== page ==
Mortality-Minded Board Games For The Holiday Season

By: Justin Nobel | Date: Wed, December 1st, 2021

Clue was originally titled Cluedo and invented in the UK in 1943. It's one of several interesting board games centered around death.

Thanksgiving has passed, Christmas, Channukah, Kwanzaa and a whole assortment of other Winter Holidays are either already upon us or just around the corner, and the big question looms: What gifts to get your friends and loved ones? Digital Dying has some ideas, albeit unconventional ones.

While video games and virtual reality headsets might be the buzz among today’s youth, long days alone with the family always brings back a certain excitement for the more traditional and old-school type of games—that is, board games! You know, they come in a colorfully designed box, with instructions printed on little pamphlets of paper, often contain fun game pieces, and can be played on the kitchen or living room table.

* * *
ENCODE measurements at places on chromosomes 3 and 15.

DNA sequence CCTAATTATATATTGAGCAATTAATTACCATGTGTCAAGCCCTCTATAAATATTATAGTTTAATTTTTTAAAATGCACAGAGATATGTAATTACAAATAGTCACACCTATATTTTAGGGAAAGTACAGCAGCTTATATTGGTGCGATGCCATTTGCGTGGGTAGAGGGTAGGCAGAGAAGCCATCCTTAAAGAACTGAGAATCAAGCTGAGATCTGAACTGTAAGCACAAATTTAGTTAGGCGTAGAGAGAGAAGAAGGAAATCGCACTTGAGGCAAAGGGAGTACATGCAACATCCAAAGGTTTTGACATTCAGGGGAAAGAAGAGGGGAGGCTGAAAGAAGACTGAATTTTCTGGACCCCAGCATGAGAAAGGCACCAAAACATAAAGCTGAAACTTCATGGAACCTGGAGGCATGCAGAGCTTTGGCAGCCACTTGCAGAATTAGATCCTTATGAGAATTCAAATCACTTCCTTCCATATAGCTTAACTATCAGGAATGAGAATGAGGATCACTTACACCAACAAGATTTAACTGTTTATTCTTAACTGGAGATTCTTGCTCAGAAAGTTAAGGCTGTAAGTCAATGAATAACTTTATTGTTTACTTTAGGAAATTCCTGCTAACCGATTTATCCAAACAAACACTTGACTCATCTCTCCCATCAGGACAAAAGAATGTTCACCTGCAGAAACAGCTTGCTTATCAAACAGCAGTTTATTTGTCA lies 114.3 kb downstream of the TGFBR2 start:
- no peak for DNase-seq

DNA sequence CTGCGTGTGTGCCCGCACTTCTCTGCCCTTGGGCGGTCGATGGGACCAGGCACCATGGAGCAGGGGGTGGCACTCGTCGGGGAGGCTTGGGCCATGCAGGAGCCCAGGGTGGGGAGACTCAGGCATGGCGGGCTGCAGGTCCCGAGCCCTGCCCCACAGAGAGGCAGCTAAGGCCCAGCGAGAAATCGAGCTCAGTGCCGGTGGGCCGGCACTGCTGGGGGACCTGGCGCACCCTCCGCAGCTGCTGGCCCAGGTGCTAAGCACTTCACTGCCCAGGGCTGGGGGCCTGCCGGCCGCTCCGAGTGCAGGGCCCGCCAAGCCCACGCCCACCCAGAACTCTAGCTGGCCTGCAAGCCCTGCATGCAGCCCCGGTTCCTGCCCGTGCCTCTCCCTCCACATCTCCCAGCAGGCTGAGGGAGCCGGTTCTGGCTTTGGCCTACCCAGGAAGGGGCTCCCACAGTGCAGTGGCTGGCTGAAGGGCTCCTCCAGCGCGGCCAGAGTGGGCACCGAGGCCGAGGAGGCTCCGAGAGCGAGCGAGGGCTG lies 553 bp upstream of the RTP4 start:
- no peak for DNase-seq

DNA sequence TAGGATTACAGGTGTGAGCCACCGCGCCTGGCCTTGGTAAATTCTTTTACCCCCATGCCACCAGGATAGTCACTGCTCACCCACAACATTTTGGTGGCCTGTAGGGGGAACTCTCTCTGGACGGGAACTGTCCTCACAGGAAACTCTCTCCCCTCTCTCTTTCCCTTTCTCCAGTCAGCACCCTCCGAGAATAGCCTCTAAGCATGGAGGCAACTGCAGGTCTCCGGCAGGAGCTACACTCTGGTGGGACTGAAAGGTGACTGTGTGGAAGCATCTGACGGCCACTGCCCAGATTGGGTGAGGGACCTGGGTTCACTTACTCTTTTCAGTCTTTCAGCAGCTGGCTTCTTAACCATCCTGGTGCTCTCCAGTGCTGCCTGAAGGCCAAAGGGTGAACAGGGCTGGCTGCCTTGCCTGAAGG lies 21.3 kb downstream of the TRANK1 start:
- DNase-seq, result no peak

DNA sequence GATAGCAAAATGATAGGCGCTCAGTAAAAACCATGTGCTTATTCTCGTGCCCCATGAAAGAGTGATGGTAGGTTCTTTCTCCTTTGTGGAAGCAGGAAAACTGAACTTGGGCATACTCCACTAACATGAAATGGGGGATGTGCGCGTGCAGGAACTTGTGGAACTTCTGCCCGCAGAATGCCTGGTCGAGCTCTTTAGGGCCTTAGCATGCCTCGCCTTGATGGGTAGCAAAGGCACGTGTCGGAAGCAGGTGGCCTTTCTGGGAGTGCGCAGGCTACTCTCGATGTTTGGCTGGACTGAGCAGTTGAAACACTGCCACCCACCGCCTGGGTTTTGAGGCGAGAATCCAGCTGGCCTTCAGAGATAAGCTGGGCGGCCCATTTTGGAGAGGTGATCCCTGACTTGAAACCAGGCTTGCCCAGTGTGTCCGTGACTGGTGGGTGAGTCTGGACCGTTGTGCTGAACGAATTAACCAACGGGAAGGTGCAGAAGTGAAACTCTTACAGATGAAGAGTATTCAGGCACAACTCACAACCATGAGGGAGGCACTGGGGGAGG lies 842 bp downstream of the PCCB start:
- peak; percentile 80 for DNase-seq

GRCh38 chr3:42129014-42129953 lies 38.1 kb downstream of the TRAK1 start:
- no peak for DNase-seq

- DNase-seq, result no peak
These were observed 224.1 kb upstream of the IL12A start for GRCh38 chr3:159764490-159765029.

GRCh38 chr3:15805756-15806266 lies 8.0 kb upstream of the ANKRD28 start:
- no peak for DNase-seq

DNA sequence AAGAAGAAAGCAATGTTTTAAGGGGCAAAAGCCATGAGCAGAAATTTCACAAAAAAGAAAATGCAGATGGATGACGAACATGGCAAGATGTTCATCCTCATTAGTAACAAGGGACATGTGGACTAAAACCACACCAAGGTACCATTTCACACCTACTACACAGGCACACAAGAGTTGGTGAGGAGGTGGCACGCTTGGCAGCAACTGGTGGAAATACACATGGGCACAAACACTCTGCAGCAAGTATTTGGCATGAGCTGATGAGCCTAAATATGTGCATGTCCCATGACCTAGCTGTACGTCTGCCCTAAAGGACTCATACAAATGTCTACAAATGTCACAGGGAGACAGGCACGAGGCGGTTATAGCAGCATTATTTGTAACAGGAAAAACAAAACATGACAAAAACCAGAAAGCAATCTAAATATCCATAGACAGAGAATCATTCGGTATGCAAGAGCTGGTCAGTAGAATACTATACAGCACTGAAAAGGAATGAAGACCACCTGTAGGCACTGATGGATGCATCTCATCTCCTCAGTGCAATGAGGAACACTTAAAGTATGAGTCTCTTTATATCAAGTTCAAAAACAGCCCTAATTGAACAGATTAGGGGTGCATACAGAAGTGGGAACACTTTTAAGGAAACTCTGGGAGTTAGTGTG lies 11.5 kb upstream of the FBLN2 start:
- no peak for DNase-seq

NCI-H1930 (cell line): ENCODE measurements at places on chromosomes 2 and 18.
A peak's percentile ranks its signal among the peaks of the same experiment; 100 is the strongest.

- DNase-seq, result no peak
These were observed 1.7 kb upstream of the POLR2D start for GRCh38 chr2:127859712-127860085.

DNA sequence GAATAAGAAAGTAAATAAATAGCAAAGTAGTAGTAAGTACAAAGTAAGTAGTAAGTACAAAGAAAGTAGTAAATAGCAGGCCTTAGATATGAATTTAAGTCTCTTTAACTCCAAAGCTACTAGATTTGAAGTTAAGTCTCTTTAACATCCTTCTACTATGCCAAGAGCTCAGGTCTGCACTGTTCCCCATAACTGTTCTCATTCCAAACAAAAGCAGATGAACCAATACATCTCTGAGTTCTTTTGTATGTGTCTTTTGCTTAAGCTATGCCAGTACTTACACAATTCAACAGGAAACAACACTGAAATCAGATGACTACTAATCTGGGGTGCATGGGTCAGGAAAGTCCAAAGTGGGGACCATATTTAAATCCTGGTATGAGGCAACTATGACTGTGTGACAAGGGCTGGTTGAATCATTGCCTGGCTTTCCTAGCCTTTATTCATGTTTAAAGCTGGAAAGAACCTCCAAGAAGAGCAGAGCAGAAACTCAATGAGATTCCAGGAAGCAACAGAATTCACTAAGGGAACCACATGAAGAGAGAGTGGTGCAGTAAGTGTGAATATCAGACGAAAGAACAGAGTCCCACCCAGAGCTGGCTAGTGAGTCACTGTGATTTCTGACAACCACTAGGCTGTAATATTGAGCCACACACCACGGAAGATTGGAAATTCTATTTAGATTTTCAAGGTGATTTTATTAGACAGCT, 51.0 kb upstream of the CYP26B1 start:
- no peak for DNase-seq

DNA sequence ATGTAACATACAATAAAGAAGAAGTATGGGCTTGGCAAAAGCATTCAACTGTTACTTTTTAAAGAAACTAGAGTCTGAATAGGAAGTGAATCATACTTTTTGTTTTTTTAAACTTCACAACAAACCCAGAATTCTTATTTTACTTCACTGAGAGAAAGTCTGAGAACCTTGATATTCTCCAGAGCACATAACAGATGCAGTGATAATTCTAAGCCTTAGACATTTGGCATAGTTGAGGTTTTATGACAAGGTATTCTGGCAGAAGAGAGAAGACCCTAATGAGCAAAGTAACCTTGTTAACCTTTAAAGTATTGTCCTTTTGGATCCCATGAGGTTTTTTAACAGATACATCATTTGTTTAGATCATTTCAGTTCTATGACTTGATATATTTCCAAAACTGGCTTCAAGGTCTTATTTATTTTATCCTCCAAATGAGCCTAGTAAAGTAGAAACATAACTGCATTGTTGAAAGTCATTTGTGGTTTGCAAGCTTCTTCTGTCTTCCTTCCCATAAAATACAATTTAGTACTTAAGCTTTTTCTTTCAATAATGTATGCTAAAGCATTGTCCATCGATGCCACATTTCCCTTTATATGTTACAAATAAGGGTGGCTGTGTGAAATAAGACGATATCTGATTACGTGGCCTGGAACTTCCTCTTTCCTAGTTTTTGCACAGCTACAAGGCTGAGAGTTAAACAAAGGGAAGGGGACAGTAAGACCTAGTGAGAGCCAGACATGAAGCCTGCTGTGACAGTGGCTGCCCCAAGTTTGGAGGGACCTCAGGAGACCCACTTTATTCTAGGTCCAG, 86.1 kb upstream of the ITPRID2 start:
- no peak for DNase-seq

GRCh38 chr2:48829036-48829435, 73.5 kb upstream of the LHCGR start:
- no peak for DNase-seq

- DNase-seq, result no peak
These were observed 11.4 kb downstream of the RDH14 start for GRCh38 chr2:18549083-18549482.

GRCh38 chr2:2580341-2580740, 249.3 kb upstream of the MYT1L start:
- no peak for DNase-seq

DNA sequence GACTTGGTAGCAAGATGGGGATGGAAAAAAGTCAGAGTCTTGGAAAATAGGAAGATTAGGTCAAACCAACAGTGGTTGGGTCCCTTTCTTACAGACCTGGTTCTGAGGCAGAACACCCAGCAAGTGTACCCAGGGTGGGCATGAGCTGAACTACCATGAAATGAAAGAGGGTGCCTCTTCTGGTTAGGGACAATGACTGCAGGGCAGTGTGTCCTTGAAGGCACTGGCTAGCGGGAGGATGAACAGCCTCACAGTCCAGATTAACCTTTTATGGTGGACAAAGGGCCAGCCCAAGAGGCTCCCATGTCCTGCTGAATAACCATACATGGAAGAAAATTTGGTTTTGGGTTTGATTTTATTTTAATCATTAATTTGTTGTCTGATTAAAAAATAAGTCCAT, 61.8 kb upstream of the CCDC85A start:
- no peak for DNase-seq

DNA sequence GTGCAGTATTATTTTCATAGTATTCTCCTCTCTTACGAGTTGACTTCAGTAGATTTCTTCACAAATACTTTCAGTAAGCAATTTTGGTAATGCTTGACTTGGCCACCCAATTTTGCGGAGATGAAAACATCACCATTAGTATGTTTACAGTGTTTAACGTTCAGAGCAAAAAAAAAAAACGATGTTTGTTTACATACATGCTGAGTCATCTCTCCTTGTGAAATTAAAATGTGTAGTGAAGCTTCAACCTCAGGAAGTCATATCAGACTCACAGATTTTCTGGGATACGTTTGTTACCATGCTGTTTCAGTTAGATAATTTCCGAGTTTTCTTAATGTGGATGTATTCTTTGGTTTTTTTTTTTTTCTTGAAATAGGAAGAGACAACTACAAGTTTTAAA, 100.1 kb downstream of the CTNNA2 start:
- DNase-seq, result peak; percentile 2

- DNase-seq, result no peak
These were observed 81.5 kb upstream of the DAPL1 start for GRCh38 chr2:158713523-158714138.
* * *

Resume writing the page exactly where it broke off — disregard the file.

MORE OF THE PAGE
“As temperatures around many parts of the country dip and winter looms, people have found an old standby to endure the uncertainty of the coronavirus while they remain holed up in the colder weather,” reads an article published last holiday season with “They’re playing board games.”

The article features the board game company Hasbro, whose best-selling games are classics such as Monopoly, Jenga, Trouble, Connect 4, Sorry, The Game of Life, and Operation. Apparently, these board games are all still selling pretty well. “Playing something that you played maybe decades ago with your family and maybe now you have a new family or your family has expanded and you’re able to play something that you played with your parents with your kids and I think that’s something that resonates,” notes Ray Adler, global head of games at another large game company, Mattel.

That is all good and fine, but here at Digital Dying, we were curious whether there was also a rich diversity of board games for the more mortality-minded player among us. Whether these games are dead serious, downright spooky, or just there to provide some laughs, there are actually some interesting options.